in Early Childhood Programs Serving
Children from Birth through Age 8
Adopted 2009
A position statement of the National Association for the Education of Young Children
The purpose of this position statement is to promote excellence in early childhood education by
providing a framework for best practice. Grounded
both in the research on child development and
learning and in the knowledge base regarding
educational effectiveness, the framework outlines
practice that promotes young children?s optimal
learning and development. Since its first adoption
in 1986, this framework has been known as developmentally appropriate practice.1
The profession?s responsibility to promote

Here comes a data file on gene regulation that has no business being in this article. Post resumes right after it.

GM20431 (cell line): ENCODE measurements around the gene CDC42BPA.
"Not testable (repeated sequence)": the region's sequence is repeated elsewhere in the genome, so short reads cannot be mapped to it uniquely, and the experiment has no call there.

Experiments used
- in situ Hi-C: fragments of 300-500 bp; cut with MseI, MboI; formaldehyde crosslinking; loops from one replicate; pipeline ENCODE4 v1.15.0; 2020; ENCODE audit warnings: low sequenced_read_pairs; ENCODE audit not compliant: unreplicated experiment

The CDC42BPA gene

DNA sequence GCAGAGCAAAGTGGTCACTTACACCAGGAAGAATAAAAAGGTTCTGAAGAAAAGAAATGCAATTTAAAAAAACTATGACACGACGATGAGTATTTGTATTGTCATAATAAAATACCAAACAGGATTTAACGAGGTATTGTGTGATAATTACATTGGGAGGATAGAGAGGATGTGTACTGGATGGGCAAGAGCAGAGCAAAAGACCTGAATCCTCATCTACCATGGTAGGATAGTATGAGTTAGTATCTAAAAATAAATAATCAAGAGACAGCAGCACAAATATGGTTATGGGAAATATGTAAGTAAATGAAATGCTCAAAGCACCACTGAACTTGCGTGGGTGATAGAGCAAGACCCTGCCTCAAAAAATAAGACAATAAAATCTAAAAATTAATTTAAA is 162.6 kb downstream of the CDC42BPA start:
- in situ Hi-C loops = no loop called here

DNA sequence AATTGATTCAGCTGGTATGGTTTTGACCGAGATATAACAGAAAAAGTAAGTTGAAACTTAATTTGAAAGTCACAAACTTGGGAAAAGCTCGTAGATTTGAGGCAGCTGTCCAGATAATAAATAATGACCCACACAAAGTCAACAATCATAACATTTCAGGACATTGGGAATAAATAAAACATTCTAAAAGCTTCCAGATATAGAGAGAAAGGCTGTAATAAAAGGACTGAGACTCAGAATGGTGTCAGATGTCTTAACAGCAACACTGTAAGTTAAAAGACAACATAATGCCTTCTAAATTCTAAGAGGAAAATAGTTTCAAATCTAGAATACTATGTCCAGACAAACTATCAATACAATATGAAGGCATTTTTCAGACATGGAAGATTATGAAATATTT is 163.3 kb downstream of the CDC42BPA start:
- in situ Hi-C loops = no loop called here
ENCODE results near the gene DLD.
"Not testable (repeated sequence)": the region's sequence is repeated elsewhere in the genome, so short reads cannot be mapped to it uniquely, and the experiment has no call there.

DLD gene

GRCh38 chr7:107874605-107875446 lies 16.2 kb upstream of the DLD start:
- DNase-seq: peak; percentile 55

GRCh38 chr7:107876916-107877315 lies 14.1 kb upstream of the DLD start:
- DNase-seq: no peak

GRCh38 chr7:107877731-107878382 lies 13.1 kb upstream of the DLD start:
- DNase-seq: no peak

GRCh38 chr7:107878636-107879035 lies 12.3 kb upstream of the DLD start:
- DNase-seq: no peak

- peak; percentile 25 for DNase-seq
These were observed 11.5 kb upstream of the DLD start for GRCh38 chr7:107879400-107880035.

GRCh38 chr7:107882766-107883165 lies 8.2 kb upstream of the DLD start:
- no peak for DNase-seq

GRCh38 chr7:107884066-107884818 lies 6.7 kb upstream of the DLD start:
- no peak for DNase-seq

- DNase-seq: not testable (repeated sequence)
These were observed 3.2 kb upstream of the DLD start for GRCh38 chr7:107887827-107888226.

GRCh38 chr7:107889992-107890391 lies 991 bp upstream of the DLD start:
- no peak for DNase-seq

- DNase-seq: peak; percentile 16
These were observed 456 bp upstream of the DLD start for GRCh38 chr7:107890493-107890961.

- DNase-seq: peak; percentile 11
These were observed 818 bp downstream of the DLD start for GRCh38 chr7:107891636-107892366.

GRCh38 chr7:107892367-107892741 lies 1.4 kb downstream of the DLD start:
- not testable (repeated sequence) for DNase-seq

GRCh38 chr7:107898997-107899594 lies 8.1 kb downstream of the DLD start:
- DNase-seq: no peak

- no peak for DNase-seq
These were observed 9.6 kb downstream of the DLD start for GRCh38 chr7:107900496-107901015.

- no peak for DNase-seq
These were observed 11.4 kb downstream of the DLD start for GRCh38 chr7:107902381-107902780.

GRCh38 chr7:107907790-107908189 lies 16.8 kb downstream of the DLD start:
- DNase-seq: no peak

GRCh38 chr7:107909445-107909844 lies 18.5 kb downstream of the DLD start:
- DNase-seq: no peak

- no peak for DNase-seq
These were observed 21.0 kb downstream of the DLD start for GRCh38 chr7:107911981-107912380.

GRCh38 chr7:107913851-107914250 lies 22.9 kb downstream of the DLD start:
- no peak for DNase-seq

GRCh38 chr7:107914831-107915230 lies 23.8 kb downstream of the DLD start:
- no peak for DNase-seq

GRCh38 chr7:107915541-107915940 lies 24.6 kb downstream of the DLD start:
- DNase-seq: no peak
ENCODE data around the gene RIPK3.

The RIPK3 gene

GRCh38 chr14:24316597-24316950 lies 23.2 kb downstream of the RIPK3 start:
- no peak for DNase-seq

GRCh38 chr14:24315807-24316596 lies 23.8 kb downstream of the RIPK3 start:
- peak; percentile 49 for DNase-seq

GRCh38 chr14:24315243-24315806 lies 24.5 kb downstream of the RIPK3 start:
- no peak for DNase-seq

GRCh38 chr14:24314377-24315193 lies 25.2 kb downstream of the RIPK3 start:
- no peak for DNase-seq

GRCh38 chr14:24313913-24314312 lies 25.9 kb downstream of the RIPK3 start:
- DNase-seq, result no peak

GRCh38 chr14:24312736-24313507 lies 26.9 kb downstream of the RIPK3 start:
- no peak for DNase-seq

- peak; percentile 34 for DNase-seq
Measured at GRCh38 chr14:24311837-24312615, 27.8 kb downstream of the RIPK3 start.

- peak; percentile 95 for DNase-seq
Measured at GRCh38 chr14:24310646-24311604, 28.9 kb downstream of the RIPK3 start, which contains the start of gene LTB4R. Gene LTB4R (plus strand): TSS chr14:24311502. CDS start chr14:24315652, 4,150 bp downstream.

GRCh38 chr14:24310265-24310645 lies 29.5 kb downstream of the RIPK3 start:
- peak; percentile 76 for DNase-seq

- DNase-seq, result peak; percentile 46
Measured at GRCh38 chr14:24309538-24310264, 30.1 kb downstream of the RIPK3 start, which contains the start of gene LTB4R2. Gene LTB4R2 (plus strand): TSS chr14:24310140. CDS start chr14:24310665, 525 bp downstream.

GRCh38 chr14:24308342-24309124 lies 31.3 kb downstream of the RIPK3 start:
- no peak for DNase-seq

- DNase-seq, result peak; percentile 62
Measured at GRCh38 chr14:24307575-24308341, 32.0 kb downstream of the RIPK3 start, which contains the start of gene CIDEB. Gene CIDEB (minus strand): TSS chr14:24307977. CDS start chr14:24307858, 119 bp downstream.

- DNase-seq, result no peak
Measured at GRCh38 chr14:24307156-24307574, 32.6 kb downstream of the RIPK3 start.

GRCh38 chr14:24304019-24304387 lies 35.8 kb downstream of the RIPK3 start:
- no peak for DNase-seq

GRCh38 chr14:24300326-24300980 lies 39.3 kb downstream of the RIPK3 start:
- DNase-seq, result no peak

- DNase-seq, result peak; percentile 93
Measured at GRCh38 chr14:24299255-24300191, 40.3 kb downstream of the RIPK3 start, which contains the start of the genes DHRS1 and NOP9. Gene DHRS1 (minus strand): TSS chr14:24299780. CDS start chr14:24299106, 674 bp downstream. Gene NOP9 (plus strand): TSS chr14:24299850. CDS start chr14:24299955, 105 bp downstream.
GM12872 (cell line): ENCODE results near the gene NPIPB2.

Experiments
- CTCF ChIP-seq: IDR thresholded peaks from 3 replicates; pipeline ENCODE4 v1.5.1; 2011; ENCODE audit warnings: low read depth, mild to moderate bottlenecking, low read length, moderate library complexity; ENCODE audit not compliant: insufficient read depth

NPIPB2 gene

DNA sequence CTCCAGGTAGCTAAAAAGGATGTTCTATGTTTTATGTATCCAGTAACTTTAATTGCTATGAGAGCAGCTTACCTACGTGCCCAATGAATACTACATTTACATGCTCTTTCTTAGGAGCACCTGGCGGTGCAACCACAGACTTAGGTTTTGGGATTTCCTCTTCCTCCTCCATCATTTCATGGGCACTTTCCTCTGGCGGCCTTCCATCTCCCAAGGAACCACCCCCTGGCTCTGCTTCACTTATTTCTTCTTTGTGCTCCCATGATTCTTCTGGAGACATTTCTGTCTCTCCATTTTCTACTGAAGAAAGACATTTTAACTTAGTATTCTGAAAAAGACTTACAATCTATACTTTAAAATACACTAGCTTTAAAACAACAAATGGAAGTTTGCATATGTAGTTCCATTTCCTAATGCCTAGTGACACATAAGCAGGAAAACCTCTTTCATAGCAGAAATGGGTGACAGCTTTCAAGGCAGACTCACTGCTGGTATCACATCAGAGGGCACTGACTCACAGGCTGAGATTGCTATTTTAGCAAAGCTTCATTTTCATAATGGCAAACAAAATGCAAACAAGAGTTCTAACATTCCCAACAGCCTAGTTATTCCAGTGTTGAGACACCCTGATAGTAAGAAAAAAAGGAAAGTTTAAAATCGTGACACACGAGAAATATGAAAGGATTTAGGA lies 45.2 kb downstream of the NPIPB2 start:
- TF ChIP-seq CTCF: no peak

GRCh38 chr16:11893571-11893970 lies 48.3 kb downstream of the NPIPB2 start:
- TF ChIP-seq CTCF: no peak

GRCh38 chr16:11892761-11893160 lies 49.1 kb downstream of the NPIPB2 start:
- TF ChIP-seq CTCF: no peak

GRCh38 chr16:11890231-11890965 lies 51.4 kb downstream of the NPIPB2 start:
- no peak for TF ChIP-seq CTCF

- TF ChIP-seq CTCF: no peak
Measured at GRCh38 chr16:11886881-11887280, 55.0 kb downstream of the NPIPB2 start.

quality in the care and education of young children
compels us to revisit regularly the validity and currency of our core knowledge and positions, such
as this one on issues of practice. Does the position
need modification in light of a changed context? Is
there new knowledge to inform the statement? Are
there aspects of the existing statement that have
given rise to misunderstandings and misconceptions that need correcting?
Over the several years spent in developing
this revision, NAEYC invited the comment of early
childhood educators with experience and expertise from infancy to the primary grades, including
a late 2006 convening of respected leaders in the
field. The result of this broad gathering of views is
this updated position statement, which addresses
the current context and the relevant knowledge
base for developmentally appropriate practice and
seeks to convey the nature of such practice clearly
and usefully.
This statement is intended to complement